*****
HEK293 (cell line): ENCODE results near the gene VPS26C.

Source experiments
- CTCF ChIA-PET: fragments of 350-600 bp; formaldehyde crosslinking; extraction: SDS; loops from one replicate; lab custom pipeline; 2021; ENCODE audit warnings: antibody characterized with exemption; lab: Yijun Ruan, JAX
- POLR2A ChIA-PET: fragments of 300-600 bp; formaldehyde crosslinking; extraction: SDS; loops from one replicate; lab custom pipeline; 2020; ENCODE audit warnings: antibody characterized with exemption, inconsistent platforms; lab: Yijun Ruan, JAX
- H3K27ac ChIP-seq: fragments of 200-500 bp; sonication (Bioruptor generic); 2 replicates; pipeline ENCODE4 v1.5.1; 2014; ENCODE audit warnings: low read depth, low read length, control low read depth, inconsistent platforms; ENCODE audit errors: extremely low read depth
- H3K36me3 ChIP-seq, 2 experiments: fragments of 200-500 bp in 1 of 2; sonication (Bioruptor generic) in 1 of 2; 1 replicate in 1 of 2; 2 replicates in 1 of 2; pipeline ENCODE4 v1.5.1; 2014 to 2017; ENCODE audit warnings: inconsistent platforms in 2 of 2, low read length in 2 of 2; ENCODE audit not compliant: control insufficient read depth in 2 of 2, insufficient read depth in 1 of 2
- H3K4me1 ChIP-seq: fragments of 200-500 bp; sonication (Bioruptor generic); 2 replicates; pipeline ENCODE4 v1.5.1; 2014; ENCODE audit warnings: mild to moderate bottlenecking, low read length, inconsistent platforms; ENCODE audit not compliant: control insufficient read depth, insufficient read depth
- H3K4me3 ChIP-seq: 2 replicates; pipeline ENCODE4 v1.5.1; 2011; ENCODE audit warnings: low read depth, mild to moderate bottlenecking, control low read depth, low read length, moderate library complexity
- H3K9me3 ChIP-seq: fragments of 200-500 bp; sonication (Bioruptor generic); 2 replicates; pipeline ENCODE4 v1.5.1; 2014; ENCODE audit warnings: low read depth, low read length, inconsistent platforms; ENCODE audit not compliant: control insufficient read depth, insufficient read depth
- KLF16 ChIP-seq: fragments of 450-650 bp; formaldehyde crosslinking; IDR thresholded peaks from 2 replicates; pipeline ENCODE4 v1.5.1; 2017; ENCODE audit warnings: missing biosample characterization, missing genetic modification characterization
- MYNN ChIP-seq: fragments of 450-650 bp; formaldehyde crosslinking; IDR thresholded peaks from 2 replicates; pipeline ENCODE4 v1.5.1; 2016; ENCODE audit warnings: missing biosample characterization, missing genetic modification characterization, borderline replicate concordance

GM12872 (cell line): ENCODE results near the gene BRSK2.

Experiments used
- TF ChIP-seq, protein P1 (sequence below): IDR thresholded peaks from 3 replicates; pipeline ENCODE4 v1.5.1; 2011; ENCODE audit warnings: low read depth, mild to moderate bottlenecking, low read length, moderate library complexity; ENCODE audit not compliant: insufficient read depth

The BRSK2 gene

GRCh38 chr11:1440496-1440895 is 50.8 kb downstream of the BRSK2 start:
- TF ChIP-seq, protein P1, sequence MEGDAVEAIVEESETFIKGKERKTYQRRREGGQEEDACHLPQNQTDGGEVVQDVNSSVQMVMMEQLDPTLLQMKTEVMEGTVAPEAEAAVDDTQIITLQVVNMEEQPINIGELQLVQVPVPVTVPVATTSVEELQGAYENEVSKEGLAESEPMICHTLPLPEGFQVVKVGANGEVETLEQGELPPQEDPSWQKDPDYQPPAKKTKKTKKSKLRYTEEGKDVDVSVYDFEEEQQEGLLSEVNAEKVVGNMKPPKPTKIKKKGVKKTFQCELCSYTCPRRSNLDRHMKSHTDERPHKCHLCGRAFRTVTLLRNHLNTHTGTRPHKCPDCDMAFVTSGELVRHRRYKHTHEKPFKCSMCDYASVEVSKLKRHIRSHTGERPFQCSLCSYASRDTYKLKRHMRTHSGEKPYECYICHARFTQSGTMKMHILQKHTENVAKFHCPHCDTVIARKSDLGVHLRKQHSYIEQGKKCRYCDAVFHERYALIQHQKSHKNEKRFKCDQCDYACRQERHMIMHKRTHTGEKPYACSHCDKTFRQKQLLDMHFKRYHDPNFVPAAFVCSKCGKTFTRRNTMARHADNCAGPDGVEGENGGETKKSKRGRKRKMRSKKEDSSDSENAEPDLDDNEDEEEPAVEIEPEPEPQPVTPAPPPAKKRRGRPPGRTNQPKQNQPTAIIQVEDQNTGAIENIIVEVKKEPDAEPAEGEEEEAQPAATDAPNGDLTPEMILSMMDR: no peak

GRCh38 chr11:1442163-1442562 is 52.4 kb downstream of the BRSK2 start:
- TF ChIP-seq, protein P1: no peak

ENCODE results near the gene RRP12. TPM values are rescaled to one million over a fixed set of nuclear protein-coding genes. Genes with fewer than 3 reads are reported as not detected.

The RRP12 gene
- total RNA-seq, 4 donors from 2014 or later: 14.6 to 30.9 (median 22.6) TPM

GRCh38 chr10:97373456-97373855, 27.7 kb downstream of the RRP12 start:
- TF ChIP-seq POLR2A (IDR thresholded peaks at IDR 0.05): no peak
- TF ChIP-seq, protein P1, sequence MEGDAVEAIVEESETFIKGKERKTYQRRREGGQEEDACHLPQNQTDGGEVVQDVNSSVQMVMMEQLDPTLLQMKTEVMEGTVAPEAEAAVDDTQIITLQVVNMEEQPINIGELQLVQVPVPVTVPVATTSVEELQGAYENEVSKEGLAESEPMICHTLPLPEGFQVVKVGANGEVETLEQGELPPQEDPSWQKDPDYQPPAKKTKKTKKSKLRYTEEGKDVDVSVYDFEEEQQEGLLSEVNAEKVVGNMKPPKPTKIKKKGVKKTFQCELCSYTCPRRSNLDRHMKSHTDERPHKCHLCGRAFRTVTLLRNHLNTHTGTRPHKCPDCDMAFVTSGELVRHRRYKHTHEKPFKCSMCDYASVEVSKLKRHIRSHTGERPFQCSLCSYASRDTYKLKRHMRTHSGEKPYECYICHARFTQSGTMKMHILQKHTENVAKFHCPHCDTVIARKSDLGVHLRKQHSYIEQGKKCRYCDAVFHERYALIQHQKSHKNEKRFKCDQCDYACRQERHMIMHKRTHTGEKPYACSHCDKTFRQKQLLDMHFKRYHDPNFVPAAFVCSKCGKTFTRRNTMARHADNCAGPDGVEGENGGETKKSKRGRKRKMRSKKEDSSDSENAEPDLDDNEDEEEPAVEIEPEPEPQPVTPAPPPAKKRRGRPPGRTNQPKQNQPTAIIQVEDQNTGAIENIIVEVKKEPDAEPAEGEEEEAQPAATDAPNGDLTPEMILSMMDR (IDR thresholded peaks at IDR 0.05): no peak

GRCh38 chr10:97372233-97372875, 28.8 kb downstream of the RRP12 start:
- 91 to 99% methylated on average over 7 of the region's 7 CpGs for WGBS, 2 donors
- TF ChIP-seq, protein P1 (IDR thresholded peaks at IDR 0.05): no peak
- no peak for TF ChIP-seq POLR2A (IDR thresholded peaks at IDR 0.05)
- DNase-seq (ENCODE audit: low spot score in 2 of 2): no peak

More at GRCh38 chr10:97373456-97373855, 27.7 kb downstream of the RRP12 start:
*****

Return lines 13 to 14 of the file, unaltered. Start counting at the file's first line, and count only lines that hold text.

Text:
Experiments used
- TF ChIP-seq, protein P1 (sequence below): IDR thresholded peaks from 3 replicates; pipeline ENCODE4 v1.5.1; 2011; ENCODE audit warnings: low read depth, mild to moderate bottlenecking, low read length, moderate library complexity; ENCODE audit not compliant: insufficient read depth